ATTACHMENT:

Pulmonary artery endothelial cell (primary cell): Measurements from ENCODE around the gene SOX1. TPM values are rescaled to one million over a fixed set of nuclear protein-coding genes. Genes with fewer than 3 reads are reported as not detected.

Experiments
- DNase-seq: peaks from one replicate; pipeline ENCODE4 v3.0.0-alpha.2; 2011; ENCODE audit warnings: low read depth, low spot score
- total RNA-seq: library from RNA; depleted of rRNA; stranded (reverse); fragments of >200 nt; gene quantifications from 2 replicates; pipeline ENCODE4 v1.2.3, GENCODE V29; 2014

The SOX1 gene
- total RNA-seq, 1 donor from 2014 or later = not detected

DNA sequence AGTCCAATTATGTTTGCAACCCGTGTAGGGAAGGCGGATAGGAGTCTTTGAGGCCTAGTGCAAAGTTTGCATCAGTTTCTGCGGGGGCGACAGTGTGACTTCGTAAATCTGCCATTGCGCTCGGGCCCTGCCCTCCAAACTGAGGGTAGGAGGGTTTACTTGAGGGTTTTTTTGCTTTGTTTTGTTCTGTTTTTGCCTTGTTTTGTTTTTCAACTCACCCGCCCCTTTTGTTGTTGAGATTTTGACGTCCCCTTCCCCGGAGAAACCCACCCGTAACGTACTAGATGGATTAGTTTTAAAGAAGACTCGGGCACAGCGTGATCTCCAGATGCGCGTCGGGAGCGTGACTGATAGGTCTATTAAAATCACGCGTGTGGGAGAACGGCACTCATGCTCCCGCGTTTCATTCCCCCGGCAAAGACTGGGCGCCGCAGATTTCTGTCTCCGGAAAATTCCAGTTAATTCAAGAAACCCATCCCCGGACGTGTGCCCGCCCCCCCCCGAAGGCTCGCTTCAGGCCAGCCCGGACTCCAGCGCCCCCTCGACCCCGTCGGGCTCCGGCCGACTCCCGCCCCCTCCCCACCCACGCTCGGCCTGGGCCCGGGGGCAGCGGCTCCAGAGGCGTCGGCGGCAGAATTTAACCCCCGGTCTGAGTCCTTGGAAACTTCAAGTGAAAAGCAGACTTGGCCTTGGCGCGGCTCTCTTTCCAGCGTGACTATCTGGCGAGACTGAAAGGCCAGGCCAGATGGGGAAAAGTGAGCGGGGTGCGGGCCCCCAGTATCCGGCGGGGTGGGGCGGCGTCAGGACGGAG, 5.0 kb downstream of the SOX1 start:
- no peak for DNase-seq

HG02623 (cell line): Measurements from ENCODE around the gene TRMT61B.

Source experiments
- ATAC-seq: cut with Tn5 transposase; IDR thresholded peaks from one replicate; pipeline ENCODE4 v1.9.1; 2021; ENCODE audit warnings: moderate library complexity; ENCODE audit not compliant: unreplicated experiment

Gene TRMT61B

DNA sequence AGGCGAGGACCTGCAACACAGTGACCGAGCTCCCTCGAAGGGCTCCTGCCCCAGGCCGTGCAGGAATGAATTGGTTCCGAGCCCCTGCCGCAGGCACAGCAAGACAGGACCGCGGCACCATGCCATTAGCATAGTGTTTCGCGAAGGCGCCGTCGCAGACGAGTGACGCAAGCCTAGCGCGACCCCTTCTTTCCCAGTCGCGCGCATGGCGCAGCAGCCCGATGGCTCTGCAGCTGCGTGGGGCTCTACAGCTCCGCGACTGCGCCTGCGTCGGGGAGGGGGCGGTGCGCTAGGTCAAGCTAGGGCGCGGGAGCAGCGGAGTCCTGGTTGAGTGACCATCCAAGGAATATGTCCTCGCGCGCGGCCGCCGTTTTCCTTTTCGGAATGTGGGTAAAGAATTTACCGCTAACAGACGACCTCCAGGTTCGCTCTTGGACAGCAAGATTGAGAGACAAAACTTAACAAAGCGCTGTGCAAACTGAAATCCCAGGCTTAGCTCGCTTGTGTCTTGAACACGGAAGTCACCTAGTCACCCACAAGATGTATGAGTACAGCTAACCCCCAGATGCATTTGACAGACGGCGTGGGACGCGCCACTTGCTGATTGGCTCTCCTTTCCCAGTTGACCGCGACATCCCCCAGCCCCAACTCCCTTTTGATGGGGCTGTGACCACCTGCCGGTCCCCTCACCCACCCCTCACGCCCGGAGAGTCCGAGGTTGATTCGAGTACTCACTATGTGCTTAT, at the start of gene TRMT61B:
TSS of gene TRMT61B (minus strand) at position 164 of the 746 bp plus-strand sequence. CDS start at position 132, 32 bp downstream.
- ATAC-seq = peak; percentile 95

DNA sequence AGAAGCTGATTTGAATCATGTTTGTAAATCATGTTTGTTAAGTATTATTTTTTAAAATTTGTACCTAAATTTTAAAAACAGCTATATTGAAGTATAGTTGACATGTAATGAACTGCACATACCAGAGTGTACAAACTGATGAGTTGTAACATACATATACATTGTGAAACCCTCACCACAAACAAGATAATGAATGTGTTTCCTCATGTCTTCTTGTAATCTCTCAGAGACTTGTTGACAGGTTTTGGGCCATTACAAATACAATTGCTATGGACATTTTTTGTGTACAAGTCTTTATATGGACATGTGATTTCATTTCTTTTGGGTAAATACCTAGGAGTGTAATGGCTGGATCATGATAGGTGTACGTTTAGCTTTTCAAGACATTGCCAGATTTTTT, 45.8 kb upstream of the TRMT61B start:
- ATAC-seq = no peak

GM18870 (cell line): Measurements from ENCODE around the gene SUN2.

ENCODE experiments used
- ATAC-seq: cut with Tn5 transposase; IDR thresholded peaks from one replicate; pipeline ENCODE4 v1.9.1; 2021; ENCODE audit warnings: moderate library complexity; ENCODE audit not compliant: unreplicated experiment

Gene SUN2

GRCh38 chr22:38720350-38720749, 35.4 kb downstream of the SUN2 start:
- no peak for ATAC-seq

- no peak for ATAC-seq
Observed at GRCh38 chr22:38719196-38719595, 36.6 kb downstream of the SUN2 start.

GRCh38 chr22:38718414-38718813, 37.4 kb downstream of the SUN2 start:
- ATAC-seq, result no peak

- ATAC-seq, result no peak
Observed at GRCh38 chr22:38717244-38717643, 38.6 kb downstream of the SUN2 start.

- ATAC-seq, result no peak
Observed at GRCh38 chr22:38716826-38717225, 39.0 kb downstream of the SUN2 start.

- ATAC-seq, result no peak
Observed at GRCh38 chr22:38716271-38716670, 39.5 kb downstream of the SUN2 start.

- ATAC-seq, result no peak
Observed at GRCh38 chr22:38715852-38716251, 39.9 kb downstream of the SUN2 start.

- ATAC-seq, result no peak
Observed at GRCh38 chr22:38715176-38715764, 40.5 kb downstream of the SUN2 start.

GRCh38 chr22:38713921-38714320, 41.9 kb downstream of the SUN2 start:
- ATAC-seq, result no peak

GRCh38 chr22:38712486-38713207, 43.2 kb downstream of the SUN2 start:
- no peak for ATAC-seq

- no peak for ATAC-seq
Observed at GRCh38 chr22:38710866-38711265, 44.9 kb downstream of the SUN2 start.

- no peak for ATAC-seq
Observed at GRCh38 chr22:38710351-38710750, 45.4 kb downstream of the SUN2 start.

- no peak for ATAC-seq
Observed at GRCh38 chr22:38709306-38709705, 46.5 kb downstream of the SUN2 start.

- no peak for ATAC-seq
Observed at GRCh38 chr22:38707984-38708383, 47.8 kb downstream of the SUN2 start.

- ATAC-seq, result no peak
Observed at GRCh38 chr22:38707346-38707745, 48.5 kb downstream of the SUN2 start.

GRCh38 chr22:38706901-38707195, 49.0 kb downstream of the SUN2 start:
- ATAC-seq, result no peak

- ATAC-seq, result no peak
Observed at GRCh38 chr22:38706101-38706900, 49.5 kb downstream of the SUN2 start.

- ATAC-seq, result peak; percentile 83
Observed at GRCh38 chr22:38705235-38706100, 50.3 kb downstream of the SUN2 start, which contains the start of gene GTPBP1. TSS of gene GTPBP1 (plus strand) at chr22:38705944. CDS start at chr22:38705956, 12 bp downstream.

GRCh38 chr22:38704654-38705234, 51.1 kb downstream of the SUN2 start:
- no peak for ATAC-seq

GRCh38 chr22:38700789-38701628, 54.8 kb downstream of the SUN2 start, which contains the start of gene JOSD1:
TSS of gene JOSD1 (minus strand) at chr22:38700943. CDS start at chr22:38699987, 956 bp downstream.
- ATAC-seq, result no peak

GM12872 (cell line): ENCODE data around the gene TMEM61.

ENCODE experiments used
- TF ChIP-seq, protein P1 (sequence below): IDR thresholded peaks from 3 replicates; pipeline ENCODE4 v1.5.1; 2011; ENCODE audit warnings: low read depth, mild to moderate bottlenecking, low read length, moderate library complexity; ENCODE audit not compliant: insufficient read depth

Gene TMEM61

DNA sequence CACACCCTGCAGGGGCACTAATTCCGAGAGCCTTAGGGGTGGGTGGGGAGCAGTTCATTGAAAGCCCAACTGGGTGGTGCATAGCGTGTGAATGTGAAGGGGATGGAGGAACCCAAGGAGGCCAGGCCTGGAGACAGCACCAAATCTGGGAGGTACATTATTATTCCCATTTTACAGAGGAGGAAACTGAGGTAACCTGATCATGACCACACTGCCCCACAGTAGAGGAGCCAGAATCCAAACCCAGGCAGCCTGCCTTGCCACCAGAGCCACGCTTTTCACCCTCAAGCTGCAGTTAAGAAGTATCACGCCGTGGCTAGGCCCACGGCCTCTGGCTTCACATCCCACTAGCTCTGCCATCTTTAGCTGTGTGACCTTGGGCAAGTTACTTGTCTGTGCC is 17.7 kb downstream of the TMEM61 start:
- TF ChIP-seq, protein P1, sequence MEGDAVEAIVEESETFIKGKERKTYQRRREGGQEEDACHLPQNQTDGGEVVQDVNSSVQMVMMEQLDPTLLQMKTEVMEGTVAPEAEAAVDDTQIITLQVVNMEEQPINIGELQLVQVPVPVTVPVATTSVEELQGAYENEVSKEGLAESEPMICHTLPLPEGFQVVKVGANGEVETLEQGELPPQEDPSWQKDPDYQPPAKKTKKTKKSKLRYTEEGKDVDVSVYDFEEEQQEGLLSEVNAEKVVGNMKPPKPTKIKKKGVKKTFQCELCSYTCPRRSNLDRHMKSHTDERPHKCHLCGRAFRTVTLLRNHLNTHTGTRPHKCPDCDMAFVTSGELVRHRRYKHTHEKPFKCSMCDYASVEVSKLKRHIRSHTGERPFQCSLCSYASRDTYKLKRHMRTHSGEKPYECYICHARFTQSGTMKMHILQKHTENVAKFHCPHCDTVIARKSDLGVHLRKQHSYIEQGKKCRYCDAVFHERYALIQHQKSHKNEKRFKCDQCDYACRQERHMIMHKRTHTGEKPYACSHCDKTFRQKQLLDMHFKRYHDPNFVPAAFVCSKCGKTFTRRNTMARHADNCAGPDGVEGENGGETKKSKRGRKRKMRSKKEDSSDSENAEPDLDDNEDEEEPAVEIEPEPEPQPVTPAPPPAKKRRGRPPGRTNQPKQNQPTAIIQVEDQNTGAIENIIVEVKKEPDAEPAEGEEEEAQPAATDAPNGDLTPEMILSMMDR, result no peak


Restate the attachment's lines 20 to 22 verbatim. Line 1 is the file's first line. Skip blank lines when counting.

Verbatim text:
- ATAC-seq: cut with Tn5 transposase; IDR thresholded peaks from one replicate; pipeline ENCODE4 v1.9.1; 2021; ENCODE audit warnings: moderate library complexity; ENCODE audit not compliant: unreplicated experiment

Gene SUN2

GRCh38 chr22:38720350-38720749, 35.4 kb downstream of the SUN2 start: